We’ve previously talked about how police push suspects into confessing, but while it’s always better not to confess in the first time, you can still fight the charges even if you have already admitted guilt. Here are a few ways a San Diego criminal lawyer may be able to have a confession tossed out of court.
While what you’ve said to police before they put you under arrest can be used against you, not everything you say to the police can be used in court. Once you have been placed under arrest, police are supposed to read you your rights before questioning you. If you were arrested and the police question you after failing to read you your Miranda Rights, your San Diego defense lawyer may be able to have anything you said during those interrogations withheld from court.
Additionally, if you were read your rights prior to questioning and you invoked your Fifth Amendment right to silence and insisted on speaking to your lawyer, the police are required to leave you alone until your attorney arrives. If they keep trying to interrogate you before your lawyer has arrived, any statements you make may be inadmissible in court.
Coerced or involuntary confessions also cannot be used in court. Unfortunately, it can sometimes be hard to prove when a confession was coerced. Obviously if the police have beaten someone on camera until he confesses, the confession will be considered forced, but real cases are rarely so cut and dry.
In reality, police often will leave a suspect in an interrogation room for lengthy stretches of time -sometimes over 24 hours, and often without providing the suspect any food and often while actively preventing him or her from sleeping. It’s a lot harder to prove that a confession made while under sleep deprivation and while going hungry is technically forced, but it has been done many times. Police may also lie about the evidence to get a confession. For example, police can falsely claim they found your DNA or fingerprints at the crime scene to get a confession. These are yet more reasons you should always ask for your San Diego criminal defense lawyer as soon as you have been arrested -he or she can ensure that you are provided food, not left alone in an interrogation room for hours and not subjected to false evidence until you make a coerced confession.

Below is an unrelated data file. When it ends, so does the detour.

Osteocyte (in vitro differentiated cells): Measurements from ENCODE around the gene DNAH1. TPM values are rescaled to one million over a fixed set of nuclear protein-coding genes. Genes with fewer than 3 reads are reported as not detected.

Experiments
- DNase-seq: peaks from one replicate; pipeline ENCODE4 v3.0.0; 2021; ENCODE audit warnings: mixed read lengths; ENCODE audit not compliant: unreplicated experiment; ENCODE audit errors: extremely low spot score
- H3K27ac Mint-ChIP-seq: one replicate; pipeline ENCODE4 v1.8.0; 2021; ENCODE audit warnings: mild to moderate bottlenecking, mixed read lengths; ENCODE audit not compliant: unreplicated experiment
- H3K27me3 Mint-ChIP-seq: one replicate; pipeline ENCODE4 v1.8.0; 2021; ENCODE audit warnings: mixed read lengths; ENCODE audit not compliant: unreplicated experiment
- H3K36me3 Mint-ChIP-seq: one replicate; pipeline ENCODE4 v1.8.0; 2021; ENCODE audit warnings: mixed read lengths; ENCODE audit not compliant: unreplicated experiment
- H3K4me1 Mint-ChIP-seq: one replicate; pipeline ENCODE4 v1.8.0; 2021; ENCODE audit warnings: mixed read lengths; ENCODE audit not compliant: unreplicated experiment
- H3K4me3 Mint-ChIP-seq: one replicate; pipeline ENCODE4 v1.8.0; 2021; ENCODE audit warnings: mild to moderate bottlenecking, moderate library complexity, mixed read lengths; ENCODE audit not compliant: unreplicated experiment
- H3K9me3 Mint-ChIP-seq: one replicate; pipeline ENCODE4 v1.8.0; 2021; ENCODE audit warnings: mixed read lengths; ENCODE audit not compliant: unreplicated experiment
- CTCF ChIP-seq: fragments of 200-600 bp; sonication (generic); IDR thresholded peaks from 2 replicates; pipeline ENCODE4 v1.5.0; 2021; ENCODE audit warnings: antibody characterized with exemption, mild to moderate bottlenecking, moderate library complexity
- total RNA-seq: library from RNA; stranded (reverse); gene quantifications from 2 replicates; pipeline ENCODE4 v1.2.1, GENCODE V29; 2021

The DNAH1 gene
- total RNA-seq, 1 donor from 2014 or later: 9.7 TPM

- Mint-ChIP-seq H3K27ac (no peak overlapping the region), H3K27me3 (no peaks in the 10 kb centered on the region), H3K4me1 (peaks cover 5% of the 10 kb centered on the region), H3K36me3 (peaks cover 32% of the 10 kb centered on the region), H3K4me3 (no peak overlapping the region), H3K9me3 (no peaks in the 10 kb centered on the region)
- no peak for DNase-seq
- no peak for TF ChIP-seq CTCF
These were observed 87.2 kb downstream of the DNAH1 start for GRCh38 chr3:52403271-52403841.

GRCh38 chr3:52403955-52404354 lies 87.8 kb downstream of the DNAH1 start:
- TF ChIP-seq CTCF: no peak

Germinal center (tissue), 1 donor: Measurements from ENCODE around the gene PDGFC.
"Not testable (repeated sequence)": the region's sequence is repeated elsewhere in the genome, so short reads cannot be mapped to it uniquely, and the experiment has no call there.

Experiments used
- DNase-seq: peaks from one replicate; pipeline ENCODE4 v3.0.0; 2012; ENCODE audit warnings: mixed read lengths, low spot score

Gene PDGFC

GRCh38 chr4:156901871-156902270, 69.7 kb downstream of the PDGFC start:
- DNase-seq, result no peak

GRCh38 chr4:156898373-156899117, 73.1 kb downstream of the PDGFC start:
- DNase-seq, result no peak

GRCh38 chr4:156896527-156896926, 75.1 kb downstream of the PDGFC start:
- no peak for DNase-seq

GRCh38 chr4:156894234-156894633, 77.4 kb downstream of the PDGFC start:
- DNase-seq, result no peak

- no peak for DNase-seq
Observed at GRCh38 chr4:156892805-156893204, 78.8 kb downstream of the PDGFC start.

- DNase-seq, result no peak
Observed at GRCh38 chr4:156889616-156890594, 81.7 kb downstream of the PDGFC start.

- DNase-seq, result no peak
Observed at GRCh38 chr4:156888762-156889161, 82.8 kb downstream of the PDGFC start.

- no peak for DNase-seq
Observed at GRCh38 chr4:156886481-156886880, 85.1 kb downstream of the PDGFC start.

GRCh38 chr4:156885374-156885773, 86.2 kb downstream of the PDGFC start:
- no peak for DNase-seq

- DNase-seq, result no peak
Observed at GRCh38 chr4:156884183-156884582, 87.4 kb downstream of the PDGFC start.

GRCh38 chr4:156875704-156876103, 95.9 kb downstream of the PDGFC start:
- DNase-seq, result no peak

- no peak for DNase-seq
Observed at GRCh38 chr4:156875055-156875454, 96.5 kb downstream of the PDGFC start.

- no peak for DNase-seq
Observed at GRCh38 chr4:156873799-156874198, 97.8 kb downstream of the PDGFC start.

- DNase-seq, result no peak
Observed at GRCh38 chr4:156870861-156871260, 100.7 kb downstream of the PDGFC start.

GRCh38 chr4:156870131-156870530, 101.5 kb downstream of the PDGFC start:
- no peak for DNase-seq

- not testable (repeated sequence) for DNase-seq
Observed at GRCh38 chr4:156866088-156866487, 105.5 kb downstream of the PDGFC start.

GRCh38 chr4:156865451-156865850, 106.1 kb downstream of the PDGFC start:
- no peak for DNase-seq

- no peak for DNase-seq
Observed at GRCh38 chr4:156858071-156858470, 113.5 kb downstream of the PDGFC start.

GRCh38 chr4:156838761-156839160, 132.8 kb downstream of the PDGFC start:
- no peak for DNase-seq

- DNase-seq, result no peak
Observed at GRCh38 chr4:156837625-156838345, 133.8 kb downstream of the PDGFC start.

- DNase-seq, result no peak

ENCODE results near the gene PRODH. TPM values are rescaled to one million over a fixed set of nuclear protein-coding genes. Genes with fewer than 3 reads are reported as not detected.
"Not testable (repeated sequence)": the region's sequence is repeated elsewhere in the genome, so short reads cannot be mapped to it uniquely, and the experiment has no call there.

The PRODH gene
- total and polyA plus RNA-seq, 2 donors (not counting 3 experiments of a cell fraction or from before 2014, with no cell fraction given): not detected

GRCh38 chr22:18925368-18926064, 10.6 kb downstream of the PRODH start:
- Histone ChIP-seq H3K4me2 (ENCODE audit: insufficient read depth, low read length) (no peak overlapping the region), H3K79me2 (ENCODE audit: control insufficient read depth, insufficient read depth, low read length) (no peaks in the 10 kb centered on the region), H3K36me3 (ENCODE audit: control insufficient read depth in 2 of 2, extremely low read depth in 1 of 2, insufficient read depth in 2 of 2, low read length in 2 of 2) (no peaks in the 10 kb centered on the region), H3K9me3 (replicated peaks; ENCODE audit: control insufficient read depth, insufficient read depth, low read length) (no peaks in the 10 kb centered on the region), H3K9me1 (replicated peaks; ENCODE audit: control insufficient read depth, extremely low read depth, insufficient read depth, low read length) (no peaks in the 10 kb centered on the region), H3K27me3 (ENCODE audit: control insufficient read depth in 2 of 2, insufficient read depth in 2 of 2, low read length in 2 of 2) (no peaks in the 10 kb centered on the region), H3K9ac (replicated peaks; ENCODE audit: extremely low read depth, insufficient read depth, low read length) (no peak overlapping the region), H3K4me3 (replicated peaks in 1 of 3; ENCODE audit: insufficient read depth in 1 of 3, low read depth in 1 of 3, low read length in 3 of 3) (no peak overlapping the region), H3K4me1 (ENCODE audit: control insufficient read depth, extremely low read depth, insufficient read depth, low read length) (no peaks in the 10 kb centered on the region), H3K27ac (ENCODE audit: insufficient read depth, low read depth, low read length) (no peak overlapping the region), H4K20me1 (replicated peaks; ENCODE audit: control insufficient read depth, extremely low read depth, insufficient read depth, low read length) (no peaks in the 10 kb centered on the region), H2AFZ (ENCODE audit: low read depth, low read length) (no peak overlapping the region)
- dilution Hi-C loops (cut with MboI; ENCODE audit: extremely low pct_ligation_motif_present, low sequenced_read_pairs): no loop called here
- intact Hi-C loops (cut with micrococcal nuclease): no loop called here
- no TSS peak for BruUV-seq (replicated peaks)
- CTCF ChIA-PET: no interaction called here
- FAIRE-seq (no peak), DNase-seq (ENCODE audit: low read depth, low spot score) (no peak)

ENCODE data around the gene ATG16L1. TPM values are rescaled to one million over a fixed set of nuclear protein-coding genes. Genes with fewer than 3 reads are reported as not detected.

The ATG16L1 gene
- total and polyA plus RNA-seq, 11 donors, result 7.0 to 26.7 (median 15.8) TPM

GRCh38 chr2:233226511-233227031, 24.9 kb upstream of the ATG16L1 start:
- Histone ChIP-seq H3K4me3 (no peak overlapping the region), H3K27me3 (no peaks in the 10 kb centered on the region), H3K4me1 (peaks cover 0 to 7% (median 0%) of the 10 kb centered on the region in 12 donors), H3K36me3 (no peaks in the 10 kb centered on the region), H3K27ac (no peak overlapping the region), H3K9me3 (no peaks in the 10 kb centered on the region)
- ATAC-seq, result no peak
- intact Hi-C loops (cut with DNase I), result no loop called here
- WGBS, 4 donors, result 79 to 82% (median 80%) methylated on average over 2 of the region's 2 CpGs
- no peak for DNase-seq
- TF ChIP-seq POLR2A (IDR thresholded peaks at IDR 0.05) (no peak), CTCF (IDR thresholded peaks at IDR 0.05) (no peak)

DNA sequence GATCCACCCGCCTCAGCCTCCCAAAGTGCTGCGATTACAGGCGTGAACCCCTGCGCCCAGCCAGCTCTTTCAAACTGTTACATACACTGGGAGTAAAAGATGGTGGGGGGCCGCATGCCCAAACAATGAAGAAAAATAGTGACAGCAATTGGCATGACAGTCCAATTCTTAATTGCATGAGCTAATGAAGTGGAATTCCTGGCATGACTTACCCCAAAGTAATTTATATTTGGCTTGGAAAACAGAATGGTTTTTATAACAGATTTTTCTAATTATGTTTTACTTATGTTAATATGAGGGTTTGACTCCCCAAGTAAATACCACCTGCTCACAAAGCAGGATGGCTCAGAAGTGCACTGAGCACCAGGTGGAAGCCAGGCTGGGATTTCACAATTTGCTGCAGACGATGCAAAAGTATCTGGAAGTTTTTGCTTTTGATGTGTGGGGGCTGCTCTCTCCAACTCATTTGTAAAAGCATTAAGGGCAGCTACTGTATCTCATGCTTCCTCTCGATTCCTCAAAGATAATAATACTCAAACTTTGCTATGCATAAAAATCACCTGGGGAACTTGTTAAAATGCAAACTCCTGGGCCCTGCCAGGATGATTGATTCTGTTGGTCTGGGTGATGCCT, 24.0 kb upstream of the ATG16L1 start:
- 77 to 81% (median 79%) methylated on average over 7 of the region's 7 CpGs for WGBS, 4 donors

If you request your attorney and are subjected to any of the problems above, then anything you say is absolutely inadmissible. If you did not request to speak with your attorney, and feel you were subtly coaxed into confessing, be sure to write down every detail of your arrest and detainment as soon as you can so your lawyer may be able to review your circumstances to determine whether your confession might be inadmissible.
Finally, if a confession wasn’t made to a police officer, remember that certain relationships are considered private and protected -so while a confession to your hair stylist could later be used against you, one to your priest could not be. Aside from religious confessions, comments made to a doctor (as long as it relates to your medical conditions), lawyer or spouse are also protected. If the police have somehow acquired information from one of these sources that should be protected, your attorney may be able to have it withheld during a trial.
If you have any questions about whether your confession may be inadmissible in court, San Diego criminal lawyer Peter M. Liss can help. Please call (760) 643-4050 or (858) 486-3024 to schedule a free initial consultation.
Creative Commons Image by Karen Neoh